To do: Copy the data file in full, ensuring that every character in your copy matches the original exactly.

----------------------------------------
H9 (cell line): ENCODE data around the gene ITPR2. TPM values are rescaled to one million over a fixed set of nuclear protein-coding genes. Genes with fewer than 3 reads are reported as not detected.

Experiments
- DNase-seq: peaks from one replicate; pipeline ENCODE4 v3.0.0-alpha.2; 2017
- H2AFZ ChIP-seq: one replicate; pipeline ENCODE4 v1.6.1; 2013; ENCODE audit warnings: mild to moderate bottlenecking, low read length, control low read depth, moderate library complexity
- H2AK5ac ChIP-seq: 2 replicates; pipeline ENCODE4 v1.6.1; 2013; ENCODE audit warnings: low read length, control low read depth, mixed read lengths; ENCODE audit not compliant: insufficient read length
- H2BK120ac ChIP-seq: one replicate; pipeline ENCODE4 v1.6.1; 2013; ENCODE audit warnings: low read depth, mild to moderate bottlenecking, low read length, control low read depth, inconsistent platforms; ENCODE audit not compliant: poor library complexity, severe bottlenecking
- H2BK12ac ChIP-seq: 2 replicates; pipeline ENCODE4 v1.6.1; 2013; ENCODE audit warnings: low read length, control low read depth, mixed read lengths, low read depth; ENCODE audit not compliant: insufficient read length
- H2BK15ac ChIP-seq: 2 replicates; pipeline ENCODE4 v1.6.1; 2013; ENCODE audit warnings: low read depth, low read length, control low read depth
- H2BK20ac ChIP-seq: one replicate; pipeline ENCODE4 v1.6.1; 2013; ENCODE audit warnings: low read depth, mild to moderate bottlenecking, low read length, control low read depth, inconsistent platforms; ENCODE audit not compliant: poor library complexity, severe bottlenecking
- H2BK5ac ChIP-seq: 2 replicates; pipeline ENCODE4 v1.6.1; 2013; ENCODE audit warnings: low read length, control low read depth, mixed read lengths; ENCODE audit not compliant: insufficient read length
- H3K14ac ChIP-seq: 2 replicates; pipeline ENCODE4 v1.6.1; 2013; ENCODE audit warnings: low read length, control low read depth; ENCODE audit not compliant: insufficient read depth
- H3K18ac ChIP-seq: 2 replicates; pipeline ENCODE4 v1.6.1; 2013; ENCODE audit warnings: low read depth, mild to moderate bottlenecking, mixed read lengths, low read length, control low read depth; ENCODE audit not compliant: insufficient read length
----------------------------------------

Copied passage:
H9 (cell line): ENCODE data around the gene ITPR2. TPM values are rescaled to one million over a fixed set of nuclear protein-coding genes. Genes with fewer than 3 reads are reported as not detected.

Experiments
- DNase-seq: peaks from one replicate; pipeline ENCODE4 v3.0.0-alpha.2; 2017
- H2AFZ ChIP-seq: one replicate; pipeline ENCODE4 v1.6.1; 2013; ENCODE audit warnings: mild to moderate bottlenecking, low read length, control low read depth, moderate library complexity
- H2AK5ac ChIP-seq: 2 replicates; pipeline ENCODE4 v1.6.1; 2013; ENCODE audit warnings: low read length, control low read depth, mixed read lengths; ENCODE audit not compliant: insufficient read length
- H2BK120ac ChIP-seq: one replicate; pipeline ENCODE4 v1.6.1; 2013; ENCODE audit warnings: low read depth, mild to moderate bottlenecking, low read length, control low read depth, inconsistent platforms; ENCODE audit not compliant: poor library complexity, severe bottlenecking
- H2BK12ac ChIP-seq: 2 replicates; pipeline ENCODE4 v1.6.1; 2013; ENCODE audit warnings: low read length, control low read depth, mixed read lengths, low read depth; ENCODE audit not compliant: insufficient read length
- H2BK15ac ChIP-seq: 2 replicates; pipeline ENCODE4 v1.6.1; 2013; ENCODE audit warnings: low read depth, low read length, control low read depth
- H2BK20ac ChIP-seq: one replicate; pipeline ENCODE4 v1.6.1; 2013; ENCODE audit warnings: low read depth, mild to moderate bottlenecking, low read length, control low read depth, inconsistent platforms; ENCODE audit not compliant: poor library complexity, severe bottlenecking
- H2BK5ac ChIP-seq: 2 replicates; pipeline ENCODE4 v1.6.1; 2013; ENCODE audit warnings: low read length, control low read depth, mixed read lengths; ENCODE audit not compliant: insufficient read length
- H3K14ac ChIP-seq: 2 replicates; pipeline ENCODE4 v1.6.1; 2013; ENCODE audit warnings: low read length, control low read depth; ENCODE audit not compliant: insufficient read depth
- H3K18ac ChIP-seq: 2 replicates; pipeline ENCODE4 v1.6.1; 2013; ENCODE audit warnings: low read depth, mild to moderate bottlenecking, mixed read lengths, low read length, control low read depth; ENCODE audit not compliant: insufficient read length